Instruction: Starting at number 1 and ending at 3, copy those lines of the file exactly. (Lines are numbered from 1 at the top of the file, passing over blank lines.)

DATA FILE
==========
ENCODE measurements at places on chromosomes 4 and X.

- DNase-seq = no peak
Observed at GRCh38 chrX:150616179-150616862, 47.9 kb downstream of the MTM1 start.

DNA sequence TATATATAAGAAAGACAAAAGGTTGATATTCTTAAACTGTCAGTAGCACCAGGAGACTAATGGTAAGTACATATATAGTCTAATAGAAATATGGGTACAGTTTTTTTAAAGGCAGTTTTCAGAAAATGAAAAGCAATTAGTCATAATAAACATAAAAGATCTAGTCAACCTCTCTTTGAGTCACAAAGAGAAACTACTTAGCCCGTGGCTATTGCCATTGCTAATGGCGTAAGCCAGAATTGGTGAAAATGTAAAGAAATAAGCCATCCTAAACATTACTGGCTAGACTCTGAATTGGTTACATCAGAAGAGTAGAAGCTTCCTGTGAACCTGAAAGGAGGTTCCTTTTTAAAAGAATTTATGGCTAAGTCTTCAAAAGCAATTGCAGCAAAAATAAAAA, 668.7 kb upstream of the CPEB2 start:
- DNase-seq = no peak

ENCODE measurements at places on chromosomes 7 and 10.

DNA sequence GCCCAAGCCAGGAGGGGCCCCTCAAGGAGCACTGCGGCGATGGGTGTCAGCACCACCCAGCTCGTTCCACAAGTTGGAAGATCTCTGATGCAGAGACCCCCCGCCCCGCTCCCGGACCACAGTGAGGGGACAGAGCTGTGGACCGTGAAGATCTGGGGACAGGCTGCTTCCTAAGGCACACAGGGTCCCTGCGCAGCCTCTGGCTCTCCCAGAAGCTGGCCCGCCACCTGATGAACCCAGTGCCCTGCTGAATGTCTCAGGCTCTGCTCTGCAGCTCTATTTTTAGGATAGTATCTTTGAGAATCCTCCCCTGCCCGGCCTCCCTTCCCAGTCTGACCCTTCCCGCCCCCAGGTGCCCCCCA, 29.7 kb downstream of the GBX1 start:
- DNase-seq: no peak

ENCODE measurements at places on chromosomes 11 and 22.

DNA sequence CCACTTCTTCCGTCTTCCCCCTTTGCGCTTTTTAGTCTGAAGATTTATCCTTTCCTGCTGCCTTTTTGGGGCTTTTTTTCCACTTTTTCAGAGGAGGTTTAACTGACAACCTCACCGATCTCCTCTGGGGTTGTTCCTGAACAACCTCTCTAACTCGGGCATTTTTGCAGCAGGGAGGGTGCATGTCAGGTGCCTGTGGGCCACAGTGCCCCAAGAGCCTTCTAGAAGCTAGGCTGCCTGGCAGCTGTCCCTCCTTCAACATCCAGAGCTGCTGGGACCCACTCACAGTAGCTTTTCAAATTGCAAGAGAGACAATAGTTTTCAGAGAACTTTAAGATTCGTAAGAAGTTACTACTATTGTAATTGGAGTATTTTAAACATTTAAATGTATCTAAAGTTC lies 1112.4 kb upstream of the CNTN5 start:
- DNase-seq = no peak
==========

ENCODE measurements at places on chromosomes 4 and X.

- DNase-seq = no peak
Observed at GRCh38 chrX:150616179-150616862, 47.9 kb downstream of the MTM1 start.